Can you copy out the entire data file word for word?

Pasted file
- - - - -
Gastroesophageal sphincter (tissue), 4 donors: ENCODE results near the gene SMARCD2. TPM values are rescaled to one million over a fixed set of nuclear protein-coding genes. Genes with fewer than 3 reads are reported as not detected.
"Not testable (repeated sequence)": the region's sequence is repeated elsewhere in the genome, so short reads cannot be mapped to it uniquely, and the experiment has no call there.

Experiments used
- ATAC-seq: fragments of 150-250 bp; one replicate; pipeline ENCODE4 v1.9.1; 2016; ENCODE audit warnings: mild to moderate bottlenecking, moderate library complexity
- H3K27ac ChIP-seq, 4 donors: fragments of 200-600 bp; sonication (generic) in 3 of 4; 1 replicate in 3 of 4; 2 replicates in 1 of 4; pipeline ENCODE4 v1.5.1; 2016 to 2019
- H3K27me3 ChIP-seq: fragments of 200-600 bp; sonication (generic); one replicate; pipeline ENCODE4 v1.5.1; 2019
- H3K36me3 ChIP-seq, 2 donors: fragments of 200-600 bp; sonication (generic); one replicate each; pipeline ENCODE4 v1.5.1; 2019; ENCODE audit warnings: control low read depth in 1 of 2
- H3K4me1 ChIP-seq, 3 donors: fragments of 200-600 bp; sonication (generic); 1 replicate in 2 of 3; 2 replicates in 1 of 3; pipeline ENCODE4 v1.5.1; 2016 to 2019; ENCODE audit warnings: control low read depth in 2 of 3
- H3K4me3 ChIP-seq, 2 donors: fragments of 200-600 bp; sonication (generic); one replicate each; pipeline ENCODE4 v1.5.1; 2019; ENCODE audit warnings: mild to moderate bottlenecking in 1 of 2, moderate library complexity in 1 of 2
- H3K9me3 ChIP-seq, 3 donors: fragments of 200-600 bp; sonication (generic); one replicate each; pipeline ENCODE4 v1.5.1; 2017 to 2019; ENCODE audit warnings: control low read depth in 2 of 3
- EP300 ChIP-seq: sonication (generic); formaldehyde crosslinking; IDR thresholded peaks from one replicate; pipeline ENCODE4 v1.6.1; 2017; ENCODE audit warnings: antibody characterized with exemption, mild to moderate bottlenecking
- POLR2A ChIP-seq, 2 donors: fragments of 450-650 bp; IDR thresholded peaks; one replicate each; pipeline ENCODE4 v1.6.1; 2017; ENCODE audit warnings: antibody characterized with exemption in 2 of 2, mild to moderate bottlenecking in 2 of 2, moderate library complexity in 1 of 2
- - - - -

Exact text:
Gastroesophageal sphincter (tissue), 4 donors: ENCODE results near the gene SMARCD2. TPM values are rescaled to one million over a fixed set of nuclear protein-coding genes. Genes with fewer than 3 reads are reported as not detected.
"Not testable (repeated sequence)": the region's sequence is repeated elsewhere in the genome, so short reads cannot be mapped to it uniquely, and the experiment has no call there.

Experiments used
- ATAC-seq: fragments of 150-250 bp; one replicate; pipeline ENCODE4 v1.9.1; 2016; ENCODE audit warnings: mild to moderate bottlenecking, moderate library complexity
- H3K27ac ChIP-seq, 4 donors: fragments of 200-600 bp; sonication (generic) in 3 of 4; 1 replicate in 3 of 4; 2 replicates in 1 of 4; pipeline ENCODE4 v1.5.1; 2016 to 2019
- H3K27me3 ChIP-seq: fragments of 200-600 bp; sonication (generic); one replicate; pipeline ENCODE4 v1.5.1; 2019
- H3K36me3 ChIP-seq, 2 donors: fragments of 200-600 bp; sonication (generic); one replicate each; pipeline ENCODE4 v1.5.1; 2019; ENCODE audit warnings: control low read depth in 1 of 2
- H3K4me1 ChIP-seq, 3 donors: fragments of 200-600 bp; sonication (generic); 1 replicate in 2 of 3; 2 replicates in 1 of 3; pipeline ENCODE4 v1.5.1; 2016 to 2019; ENCODE audit warnings: control low read depth in 2 of 3
- H3K4me3 ChIP-seq, 2 donors: fragments of 200-600 bp; sonication (generic); one replicate each; pipeline ENCODE4 v1.5.1; 2019; ENCODE audit warnings: mild to moderate bottlenecking in 1 of 2, moderate library complexity in 1 of 2
- H3K9me3 ChIP-seq, 3 donors: fragments of 200-600 bp; sonication (generic); one replicate each; pipeline ENCODE4 v1.5.1; 2017 to 2019; ENCODE audit warnings: control low read depth in 2 of 3
- EP300 ChIP-seq: sonication (generic); formaldehyde crosslinking; IDR thresholded peaks from one replicate; pipeline ENCODE4 v1.6.1; 2017; ENCODE audit warnings: antibody characterized with exemption, mild to moderate bottlenecking
- POLR2A ChIP-seq, 2 donors: fragments of 450-650 bp; IDR thresholded peaks; one replicate each; pipeline ENCODE4 v1.6.1; 2017; ENCODE audit warnings: antibody characterized with exemption in 2 of 2, mild to moderate bottlenecking in 2 of 2, moderate library complexity in 1 of 2